Part of Toronto’s oldest elementary school could be up for sale
TORONTO — Tension is building in one of Toronto’s most desirable neighbourhoods. Yonge and Eglinton has seen an explosion of growth over the years and much of it has been vertical.
“There are approximately 12 or 13 condos that are proposed or approved that are 30 stories plus. Two are 50 stories,” said Gilles Fecteau, a homeowner who lives across the street from John Fisher Public School.
The school, built in 1887, is showing signs of age. Construction fencing and heavy machinery are parked out front as kids play in the schoolyard behind. In order to fund a new building the Toronto District School Board asked the Toronto Lands Corporation, its real estate adviser, how to find the money.
The corporation recommended selling a half-acre of the property. “Toronto Lands didn’t indicate what specific half acre that land would be,” said Jeff Latto, senior manager of major capital projects with the TDSB.
But many worried it would be the field used by students – rare public play space in an area that has been taken over by condominiums.
“There’s a need for space for children to play. The schoolyard should be available, not only to school kids but also to people in the surrounding areas,” said Tom, a homeowner who like many on his street are concerned about the encroachment of condos.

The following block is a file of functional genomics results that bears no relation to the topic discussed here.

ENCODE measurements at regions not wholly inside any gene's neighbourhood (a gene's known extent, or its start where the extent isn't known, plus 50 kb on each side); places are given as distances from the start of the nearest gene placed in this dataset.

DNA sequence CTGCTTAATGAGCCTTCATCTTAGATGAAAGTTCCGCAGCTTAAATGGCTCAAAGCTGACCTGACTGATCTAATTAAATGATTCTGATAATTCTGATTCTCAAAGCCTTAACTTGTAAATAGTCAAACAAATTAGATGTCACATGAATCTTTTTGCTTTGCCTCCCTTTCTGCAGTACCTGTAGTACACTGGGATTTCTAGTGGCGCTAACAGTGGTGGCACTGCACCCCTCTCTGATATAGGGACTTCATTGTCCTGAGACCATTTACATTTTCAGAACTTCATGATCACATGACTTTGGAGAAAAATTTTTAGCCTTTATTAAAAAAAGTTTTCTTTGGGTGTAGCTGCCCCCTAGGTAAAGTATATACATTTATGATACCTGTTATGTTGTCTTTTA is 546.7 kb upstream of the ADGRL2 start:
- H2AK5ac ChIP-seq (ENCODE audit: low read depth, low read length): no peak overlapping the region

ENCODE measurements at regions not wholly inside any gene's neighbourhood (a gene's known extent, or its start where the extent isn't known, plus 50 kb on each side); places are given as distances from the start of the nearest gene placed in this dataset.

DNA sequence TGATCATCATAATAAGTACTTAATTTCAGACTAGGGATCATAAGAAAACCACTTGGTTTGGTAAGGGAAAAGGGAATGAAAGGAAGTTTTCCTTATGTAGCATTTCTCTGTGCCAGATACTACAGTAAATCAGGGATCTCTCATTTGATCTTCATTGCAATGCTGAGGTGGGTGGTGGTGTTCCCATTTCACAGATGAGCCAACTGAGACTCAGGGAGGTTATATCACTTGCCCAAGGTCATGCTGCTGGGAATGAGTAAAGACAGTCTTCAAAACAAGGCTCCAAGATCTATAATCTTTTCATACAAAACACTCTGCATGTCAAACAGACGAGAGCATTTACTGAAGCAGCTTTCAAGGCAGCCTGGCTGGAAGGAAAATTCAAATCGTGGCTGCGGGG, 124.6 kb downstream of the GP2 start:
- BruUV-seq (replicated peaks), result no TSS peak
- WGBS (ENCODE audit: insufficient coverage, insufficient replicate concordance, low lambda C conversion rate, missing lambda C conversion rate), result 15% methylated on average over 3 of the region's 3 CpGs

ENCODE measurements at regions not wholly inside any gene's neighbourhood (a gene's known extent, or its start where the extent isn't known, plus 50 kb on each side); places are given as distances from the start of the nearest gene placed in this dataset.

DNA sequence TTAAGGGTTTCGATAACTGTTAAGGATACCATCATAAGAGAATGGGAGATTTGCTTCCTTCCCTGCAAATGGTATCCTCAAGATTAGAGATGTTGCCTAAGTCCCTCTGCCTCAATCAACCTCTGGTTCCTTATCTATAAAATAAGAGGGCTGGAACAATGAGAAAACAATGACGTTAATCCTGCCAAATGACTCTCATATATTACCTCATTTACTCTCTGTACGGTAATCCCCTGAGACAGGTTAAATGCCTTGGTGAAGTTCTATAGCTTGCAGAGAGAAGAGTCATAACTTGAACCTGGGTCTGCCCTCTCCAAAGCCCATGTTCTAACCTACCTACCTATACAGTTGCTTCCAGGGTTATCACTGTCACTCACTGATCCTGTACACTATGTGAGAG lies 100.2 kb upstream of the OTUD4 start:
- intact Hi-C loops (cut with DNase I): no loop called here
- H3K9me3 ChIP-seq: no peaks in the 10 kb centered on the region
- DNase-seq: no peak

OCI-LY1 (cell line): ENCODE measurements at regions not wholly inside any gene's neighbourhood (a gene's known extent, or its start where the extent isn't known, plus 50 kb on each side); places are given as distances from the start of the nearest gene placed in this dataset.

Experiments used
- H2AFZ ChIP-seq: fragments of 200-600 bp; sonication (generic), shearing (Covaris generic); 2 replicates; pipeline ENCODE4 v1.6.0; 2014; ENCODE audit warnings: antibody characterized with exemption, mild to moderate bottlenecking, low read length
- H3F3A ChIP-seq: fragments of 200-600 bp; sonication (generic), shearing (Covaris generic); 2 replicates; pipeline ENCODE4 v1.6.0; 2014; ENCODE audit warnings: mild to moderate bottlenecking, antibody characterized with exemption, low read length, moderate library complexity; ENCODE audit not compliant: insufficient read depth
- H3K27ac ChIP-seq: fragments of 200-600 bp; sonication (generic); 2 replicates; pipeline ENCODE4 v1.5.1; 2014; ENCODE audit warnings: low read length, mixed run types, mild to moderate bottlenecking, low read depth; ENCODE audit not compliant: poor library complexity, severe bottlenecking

“Wrong steps which we are taking — it has to be rethought.”
“It’s way too much,” said Christina, another homeowner who said there isn’t enough infrastructure to sustain the growing population. “They’re not improving the infrastructure like the sewers and water system and I think that’s a huge problem.”
Jaye Robinson, the local councillor, is strongly in favour of preserving public green space. She said the half-acre plot of land that’s potentially on offer was valued between $15 and 20 million. “Where are we going to get that kind of money,” she said.
Next week the city’s executive committee will be considering a recommendation to ask the province to change the rules and allow it to pay below fair market value for school board properties deemed “surplus” and on sale.
Currently, such properties are offered to public institutions first, but they are often priced out of reach of cash-strapped municipalities. Condo developers are next in line, and many are concerned valuable public space will be lost.
Toronto has asked the province to revise the regulations governing the sale of school property through nine separate council decisions, but so far they haven’t budged on shrinking the price tag for the city.
In an email to Global News, Ontario’s Ministry of Education said it has “consulted on proposed reforms” and “is currently reviewing the results of the consultation and intends to amend the regulation in the near future.”
In the spring, the TDSB is to release a report on the matter related to John Fisher Public School. “We hear loud and clear that there is not a lot of support from the community to sell the half acre,” said Latto.